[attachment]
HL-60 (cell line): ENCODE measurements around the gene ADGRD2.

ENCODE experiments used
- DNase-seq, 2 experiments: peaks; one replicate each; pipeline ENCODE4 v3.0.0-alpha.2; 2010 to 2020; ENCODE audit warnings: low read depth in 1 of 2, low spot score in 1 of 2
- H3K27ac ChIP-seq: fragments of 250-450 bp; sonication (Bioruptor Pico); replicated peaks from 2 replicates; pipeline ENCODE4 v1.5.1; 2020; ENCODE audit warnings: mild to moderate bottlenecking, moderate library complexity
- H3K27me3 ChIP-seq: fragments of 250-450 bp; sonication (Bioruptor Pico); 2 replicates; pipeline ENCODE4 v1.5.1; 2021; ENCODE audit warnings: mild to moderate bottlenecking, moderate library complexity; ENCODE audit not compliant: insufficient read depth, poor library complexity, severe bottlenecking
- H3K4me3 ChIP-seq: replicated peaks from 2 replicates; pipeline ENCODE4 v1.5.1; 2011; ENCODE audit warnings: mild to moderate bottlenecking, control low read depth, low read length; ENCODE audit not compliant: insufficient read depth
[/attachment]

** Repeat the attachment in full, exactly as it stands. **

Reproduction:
HL-60 (cell line): ENCODE measurements around the gene ADGRD2.

ENCODE experiments used
- DNase-seq, 2 experiments: peaks; one replicate each; pipeline ENCODE4 v3.0.0-alpha.2; 2010 to 2020; ENCODE audit warnings: low read depth in 1 of 2, low spot score in 1 of 2
- H3K27ac ChIP-seq: fragments of 250-450 bp; sonication (Bioruptor Pico); replicated peaks from 2 replicates; pipeline ENCODE4 v1.5.1; 2020; ENCODE audit warnings: mild to moderate bottlenecking, moderate library complexity
- H3K27me3 ChIP-seq: fragments of 250-450 bp; sonication (Bioruptor Pico); 2 replicates; pipeline ENCODE4 v1.5.1; 2021; ENCODE audit warnings: mild to moderate bottlenecking, moderate library complexity; ENCODE audit not compliant: insufficient read depth, poor library complexity, severe bottlenecking
- H3K4me3 ChIP-seq: replicated peaks from 2 replicates; pipeline ENCODE4 v1.5.1; 2011; ENCODE audit warnings: mild to moderate bottlenecking, control low read depth, low read length; ENCODE audit not compliant: insufficient read depth